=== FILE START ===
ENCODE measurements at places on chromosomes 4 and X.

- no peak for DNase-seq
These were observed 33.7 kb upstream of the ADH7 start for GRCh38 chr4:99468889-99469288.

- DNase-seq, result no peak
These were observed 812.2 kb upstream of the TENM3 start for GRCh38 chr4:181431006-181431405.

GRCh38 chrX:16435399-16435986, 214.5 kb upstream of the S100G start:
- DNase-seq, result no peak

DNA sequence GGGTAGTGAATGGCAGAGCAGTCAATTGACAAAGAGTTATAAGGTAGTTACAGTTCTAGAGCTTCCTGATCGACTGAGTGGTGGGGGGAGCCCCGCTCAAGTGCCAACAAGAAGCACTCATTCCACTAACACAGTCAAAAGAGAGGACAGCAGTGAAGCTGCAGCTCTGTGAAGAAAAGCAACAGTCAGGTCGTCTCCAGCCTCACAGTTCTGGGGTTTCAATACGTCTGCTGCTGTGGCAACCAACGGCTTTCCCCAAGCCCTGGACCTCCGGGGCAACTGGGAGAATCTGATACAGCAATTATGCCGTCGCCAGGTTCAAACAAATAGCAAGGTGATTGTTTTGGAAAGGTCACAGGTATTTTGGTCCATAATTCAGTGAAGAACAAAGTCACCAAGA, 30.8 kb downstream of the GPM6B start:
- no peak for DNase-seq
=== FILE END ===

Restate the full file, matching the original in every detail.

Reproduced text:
ENCODE measurements at places on chromosomes 4 and X.

- no peak for DNase-seq
These were observed 33.7 kb upstream of the ADH7 start for GRCh38 chr4:99468889-99469288.

- DNase-seq, result no peak
These were observed 812.2 kb upstream of the TENM3 start for GRCh38 chr4:181431006-181431405.

GRCh38 chrX:16435399-16435986, 214.5 kb upstream of the S100G start:
- DNase-seq, result no peak

DNA sequence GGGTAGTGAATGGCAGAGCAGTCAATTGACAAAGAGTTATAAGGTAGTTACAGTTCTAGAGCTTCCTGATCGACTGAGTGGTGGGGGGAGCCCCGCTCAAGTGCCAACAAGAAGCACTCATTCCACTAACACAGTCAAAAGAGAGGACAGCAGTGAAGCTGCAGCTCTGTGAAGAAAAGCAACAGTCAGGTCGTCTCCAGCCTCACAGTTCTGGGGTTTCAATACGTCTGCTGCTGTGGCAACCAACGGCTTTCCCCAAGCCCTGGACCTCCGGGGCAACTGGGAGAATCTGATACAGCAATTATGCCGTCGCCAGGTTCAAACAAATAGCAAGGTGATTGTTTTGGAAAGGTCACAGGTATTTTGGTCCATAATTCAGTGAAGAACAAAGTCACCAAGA, 30.8 kb downstream of the GPM6B start:
- no peak for DNase-seq